With this in mind, I was interested in asking Marnette to describe her process as an artist and its relation to psychoanalysis. She described how her conception of the work began in reflecting on how to access Lady Gaga as subject; on the one hand, capturing her outré artistry as a performer, who claims to liberate herself by constantly re-inventing her sound and image, while still preserving her personal essence of boldness, femininity, playfulness, and elegance. The whole idea of Gaga as subject gave impetus to her descriptions of the many artistic interplays of mind and their transformative function of “thinking and working more unconsciously than not.”
These musings harkened back to work that she had done during her pregnancy and after the birth of her daughter several years earlier. Through reading the work of Thomas Ogden, she had begun “thinking and working out of bounds” by drawing on Ogden’s use of reverie, dialectics, and the intersubjective “analytic third.” By applying these concepts to her artwork focusing on the rhythms and unconscious dialogue between mother and baby, Marnette described her work as emanating from what we started calling the “artistic-analytic third.”
The “artistic-analytic third,” in which the subjectivities of both Marnette and Gaga were at play in the creation (and the unconscious co-creation) of the final piece, evolved over the course of hours, days and weeks. Through artistic and analytic reverie, imagination, and hovering attention, Marnette immersed herself in hours upon hours of listening to Lady G’s ARTPOP tour album, while staying engaged in a combination of wheel-throwing the clay, glazing, and delicately sculpting a teapot, creamer, and two tea cups! The accoutrements for each ranged from satin and fur to velvet and leather. Once completed, the entire set was packaged in an elegantly fur-lined hatbox with Lady G’s initials on it! And to boot, all this came to fruition in her kitchen-as-atelier!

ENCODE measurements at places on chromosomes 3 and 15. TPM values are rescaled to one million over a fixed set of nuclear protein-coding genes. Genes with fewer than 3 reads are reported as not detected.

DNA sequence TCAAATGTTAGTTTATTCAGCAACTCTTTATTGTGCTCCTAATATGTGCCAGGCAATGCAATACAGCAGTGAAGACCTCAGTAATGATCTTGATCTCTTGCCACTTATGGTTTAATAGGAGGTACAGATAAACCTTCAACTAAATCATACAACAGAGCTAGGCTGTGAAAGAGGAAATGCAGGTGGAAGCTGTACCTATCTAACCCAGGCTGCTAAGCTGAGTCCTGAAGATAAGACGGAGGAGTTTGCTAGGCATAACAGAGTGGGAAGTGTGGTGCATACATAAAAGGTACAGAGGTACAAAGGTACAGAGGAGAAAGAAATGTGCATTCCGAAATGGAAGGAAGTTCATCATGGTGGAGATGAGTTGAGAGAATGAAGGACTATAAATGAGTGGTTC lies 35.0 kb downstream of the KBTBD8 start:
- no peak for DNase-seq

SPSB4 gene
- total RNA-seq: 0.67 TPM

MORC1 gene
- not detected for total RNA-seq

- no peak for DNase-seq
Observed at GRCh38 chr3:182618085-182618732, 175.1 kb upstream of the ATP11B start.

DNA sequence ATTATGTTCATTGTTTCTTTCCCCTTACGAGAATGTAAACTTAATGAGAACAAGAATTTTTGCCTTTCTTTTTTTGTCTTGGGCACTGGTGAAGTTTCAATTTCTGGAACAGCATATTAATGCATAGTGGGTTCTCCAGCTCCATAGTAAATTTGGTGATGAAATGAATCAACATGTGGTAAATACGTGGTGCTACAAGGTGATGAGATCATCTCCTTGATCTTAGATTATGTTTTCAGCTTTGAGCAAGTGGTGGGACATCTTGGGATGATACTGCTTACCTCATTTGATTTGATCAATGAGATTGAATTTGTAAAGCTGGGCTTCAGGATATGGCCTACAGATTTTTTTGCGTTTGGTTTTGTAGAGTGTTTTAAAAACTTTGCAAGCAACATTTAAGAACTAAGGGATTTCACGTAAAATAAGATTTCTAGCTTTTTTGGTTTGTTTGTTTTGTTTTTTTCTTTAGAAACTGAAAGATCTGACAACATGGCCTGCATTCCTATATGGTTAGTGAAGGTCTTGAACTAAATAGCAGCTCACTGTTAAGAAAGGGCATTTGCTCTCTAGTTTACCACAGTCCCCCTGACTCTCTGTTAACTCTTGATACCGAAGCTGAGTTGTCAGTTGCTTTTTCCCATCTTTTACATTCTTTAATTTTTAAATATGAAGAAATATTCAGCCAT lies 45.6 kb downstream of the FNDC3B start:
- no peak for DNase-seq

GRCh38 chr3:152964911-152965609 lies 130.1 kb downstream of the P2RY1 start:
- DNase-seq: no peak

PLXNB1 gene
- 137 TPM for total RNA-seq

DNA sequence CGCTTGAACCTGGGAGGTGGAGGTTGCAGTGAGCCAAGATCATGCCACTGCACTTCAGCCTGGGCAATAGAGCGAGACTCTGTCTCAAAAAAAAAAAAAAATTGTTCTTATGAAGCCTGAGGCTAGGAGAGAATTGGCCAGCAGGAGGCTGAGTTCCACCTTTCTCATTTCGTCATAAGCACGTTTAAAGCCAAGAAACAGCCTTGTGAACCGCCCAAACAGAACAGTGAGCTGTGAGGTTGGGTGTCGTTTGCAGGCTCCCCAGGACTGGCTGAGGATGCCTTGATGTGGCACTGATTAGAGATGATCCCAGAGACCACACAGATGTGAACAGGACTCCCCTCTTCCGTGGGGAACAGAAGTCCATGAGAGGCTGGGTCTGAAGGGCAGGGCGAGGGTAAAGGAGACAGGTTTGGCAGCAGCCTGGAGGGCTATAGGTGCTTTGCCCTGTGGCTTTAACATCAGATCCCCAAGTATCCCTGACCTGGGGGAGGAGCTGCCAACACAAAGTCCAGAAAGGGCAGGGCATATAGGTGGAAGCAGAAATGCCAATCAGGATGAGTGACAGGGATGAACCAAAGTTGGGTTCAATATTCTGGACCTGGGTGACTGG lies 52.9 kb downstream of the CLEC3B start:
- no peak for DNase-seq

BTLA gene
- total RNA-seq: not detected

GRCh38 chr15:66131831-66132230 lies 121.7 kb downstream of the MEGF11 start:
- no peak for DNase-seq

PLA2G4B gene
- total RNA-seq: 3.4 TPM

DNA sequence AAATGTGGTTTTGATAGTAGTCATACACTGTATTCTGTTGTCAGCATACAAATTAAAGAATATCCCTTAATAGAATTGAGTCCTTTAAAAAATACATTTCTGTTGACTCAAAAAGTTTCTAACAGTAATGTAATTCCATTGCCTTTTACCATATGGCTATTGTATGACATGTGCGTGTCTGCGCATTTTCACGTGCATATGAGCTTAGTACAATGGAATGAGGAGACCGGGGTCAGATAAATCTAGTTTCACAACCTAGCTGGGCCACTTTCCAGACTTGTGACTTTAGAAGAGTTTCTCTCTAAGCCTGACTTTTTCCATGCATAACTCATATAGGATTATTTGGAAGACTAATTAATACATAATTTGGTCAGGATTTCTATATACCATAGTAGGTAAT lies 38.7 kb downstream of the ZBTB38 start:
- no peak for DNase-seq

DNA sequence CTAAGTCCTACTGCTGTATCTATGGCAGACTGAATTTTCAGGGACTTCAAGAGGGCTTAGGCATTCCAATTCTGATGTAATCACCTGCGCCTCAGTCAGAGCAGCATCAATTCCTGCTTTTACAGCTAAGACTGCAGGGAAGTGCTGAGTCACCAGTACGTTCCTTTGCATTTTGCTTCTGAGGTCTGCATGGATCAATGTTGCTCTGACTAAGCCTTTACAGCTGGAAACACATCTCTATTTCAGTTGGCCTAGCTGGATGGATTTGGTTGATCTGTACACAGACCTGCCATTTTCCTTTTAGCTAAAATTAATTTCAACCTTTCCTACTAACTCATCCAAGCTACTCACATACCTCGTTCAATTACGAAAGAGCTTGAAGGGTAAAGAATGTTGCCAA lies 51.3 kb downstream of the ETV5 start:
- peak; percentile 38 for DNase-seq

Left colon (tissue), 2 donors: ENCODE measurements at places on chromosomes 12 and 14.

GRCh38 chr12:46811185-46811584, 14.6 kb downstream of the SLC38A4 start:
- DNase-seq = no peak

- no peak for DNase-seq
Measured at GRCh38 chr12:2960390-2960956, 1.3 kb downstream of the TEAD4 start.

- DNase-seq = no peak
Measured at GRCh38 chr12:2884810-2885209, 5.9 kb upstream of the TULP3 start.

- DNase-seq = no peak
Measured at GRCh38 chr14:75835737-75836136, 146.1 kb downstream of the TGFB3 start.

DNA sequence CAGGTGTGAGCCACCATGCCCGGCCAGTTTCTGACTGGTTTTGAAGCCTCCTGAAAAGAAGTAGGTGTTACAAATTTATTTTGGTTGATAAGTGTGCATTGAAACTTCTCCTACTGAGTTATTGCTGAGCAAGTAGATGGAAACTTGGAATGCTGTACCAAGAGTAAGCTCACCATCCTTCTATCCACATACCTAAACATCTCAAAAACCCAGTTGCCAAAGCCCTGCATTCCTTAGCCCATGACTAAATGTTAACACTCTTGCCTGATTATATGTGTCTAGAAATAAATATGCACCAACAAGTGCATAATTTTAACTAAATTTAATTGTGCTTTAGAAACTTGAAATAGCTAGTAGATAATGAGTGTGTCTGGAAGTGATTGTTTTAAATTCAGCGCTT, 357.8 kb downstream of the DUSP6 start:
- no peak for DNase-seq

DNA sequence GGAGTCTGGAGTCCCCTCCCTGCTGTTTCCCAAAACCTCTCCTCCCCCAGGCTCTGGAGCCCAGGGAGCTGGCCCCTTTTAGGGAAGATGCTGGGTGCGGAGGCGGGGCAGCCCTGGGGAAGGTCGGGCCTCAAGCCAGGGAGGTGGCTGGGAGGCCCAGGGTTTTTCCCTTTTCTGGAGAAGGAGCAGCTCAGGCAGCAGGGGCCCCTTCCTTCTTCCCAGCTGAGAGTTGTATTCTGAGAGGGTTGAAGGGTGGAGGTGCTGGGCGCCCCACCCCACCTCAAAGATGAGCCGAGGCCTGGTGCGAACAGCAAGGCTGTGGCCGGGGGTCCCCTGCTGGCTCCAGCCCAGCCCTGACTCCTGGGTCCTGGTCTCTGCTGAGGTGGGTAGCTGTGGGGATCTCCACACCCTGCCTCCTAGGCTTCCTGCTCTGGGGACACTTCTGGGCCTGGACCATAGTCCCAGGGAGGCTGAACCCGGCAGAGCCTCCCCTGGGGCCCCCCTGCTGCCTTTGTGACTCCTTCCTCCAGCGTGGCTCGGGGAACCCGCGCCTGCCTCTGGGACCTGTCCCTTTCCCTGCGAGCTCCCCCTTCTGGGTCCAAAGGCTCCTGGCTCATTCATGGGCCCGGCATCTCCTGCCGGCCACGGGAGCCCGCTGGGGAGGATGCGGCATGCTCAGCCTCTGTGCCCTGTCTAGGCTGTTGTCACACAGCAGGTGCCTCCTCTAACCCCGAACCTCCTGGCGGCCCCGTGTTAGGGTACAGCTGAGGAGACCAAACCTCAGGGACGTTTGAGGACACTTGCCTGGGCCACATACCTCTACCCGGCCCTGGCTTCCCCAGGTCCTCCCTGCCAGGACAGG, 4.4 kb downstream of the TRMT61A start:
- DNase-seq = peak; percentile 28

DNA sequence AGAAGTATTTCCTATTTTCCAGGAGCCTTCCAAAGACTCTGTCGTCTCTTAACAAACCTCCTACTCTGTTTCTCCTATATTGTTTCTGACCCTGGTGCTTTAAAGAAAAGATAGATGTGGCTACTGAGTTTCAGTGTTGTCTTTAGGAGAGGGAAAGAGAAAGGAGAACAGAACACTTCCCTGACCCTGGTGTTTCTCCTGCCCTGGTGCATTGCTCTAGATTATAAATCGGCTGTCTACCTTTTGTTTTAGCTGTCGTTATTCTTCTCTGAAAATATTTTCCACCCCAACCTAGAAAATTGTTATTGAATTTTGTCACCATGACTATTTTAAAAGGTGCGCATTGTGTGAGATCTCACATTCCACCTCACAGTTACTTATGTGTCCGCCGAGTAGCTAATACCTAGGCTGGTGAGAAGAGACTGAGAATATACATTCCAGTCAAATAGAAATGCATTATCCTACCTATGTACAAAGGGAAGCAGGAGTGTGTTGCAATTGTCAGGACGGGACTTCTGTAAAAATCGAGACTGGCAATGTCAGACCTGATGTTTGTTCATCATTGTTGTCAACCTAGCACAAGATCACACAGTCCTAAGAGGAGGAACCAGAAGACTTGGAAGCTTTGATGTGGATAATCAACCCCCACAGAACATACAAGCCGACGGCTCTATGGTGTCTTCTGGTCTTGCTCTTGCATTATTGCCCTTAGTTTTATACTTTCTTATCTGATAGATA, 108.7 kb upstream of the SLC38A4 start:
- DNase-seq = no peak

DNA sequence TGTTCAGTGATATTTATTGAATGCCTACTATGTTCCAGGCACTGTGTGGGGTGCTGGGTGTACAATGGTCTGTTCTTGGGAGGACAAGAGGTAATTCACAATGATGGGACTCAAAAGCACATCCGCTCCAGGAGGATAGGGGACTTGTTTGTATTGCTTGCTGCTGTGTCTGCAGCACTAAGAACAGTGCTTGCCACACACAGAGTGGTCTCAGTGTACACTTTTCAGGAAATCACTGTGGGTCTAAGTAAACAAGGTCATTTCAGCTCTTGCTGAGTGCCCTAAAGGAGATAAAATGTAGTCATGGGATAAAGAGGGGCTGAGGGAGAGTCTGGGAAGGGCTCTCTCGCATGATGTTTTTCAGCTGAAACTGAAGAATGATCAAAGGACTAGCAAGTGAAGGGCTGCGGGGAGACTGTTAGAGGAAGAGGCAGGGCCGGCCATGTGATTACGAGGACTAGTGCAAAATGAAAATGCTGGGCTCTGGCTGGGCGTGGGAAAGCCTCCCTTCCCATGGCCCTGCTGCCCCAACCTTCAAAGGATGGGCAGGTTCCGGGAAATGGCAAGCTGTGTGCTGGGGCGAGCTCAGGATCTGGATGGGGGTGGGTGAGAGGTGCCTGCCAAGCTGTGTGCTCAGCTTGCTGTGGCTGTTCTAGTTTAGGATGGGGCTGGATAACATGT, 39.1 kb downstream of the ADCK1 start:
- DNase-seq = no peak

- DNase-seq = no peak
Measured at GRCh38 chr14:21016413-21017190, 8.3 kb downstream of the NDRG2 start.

In reflecting back on the whole of her experience, Marnette described her process as one of profound personal immersion that was facilitative of one artist interacting with the other as subject at a deep intra-psychic level, while freely allowing the creative process and unconscious dialogue between the two to unfold! The finished product, as an artistic-analytic object, clearly bears the signature of Marnette as its artiste-interpreter, and simultaneously, each piece also bears the indelible imprint of the creative dance between two separate individual artists and the unique co-mingling of their subjectivities!
** Marnette Doyle’s work is currently on display at three local galleries: Paper Hat (Minneapolis), Sikora Salon (Downtown Minneapolis), and Regla DeOro (LynLake Minneapolis).
In the past she has exhibited at the following juried art shows: “Analytic Visions” at the Center for Modern Psychoanalysis in NYC: “Potential Space: An Exploration of Art, Creativity and the Psyche” at the Northwest Alliance for Psychoanalytic Study; and “Fabrications” at Ten at Crossings in Zumbrota, MN